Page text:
Isabella Freedman, where I just spent Shavuot.
Back when I first started blogging, I used to write about every retreat I attended. I was so thirsty for connection with Jewish tradition and with God! I kept a paper journal tucked into my tallit bag, and I wrote down everything. When I got home I would type up excerpts from my handwritten notes and turn them into blog posts. Everything was surprising and meaningful and new.
These days it tends to be my job to help to create the container within which the retreat experience unfolds. The teachers whose words I so thirstily drank in are now colleagues, and in many cases friends. And I'm no longer writing things down during every spare moment. All of these shifts have changed my ability to share retreat experiences with all of you. Still, I will try.
The first thing I want to remember from Shavuot 5777 took place before the retreat even began: I was part of the beit din, the rabbinic court, presiding over a conversion. After an extraordinary conversation, we walked together, singing Pure Heart, to Lake Miriam for mikveh. When the new Jew emerged from her third immersion, she was radiant with light.
I want to remember the two nights of davenen in the Isabella Freedman sanctuary where years ago I experienced most of DLTI. Both nights I sat with hevre, beloved colleague-friends, with whom I had the deep pleasure of singing in harmony, guided by Shir Yaakov's gentle presence and beautiful melodies and by Shoshana Jedwab's rich and resonant drumming.
I want to remember the late-night learning on the first night of Shavuot. In the wee hours of the morning I was in the beige yurt, where Rabbi David Evan Markus taught a lesson on how "why" grew up in Torah. And then I taught a lesson on eit ratzon, "a time of will / a time of yearning," and the giving of Torah, and what it means to say that God yearns to give.
I want to remember how it felt to wake, after a three-hour catnap, to daven hallel outdoors by Lake Miriam. I want to remember Rabbi Jill Hammer's's gorgeous Torah service on the first morning, and how she mapped the blessings that went with the first three aliyot to the three mother letters from Sefer Yetzirah, and paired each with a different color / texture of chuppah.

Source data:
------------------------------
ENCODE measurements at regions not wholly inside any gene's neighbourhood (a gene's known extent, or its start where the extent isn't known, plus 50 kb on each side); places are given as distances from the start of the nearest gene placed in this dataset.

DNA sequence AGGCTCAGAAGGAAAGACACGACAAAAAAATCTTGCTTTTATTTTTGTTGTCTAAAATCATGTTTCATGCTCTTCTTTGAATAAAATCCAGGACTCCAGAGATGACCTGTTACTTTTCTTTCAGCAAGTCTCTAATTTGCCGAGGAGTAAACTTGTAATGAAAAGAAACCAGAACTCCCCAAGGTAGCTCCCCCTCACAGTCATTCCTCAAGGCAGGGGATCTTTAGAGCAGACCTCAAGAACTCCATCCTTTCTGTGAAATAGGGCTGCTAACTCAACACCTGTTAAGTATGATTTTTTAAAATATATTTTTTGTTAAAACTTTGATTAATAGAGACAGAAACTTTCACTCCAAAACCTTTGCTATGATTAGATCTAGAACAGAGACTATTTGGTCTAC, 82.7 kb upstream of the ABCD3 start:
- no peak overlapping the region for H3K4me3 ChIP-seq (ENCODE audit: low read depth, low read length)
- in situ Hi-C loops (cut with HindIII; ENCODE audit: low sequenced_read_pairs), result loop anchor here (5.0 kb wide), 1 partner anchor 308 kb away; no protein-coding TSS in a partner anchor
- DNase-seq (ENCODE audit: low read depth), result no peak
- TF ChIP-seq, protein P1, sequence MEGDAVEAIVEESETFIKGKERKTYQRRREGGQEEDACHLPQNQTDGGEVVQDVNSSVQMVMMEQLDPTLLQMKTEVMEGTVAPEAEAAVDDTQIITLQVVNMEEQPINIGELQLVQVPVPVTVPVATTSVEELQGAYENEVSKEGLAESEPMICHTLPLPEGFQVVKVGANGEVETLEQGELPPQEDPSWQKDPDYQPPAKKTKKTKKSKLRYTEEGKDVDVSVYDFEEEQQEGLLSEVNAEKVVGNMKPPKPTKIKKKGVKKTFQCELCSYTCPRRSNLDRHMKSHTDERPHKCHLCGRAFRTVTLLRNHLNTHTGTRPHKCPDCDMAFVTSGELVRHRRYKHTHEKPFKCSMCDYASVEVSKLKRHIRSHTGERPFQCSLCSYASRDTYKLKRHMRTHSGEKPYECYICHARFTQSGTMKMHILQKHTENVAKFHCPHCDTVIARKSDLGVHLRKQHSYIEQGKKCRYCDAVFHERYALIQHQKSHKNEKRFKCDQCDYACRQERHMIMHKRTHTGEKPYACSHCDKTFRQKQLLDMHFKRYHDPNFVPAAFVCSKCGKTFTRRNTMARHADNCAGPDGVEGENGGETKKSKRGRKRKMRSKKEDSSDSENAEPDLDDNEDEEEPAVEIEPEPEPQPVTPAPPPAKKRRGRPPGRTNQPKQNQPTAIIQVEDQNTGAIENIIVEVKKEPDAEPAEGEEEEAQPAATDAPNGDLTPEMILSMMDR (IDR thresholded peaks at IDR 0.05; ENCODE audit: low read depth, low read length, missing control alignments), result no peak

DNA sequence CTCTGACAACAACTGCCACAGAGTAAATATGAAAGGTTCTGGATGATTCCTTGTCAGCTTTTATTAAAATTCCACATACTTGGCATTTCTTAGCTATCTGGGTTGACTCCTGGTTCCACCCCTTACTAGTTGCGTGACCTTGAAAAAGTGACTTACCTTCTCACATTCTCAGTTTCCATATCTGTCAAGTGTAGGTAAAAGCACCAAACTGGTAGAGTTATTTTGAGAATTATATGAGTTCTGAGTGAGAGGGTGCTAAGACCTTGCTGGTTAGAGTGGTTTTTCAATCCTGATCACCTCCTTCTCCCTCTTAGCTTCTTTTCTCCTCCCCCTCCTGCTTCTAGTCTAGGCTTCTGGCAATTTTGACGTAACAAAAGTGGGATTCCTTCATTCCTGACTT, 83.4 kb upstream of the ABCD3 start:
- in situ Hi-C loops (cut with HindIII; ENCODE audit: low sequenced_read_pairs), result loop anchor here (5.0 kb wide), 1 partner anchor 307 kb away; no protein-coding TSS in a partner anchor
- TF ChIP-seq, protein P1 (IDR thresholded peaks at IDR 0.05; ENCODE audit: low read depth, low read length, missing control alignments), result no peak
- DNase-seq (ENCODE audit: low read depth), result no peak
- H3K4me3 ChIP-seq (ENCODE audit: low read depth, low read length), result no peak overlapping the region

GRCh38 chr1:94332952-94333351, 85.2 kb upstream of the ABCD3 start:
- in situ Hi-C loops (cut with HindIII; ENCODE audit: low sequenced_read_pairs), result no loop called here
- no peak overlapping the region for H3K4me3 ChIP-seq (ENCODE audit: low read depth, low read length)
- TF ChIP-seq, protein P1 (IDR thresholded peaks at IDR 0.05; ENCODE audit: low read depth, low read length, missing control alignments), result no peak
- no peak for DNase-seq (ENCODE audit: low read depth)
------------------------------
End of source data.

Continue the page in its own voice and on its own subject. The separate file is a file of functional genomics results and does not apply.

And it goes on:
I want to remember the first afternoon of Shavuot: both attending Rabbi David Ingber's beautiful teaching in which he shared classical (midrashic and Zoharic) texts on suckling / nursing and the revelation of Torah, and then going for a walk with two hevre afterwards in the glorious sunshine, and unpacking his teaching and its meaning for us as we walked.
I want to remember teaching after dinner on the second night about the silent aleph and revelation (including that text from the Ropcyzer about seeing God's name in the face of every human being, which I've shared here before, as well as a variety of other texts about the aleph and revelation.) It was so sweet to share teachings that I love and to harvest responses from the room.
I want to remember sitting with three dear friends outside the sanctuary on the second morning of the holiday, arms around each other, singing and laughing through tears. And I want to remember doing "waking dream" work with Reb Eve in the gazebo beside the lake that same morning after davenen was over, and the images that arose for me, and what those images meant.
I'm not sure any of the words I've just written actually capture for you what the Shavuot retreat experience was like at Hazon / Isabella Freedman this year. In a certain way, the holiday retreat experience is ineffable: it's as much about the experience, the melodies and conversations and the early-morning mist over the water, as it is about anything I can chronicle or describe.
Even if I can't write about it in a way that really conveys what the experience was like for me this year, I'm grateful for the opportunity to take a deep dive into one of the three great ancient pilgrimage festivals, and grateful to have been given the chance to help create the retreat experience for some 250 others, especially in such a beautiful and holy place.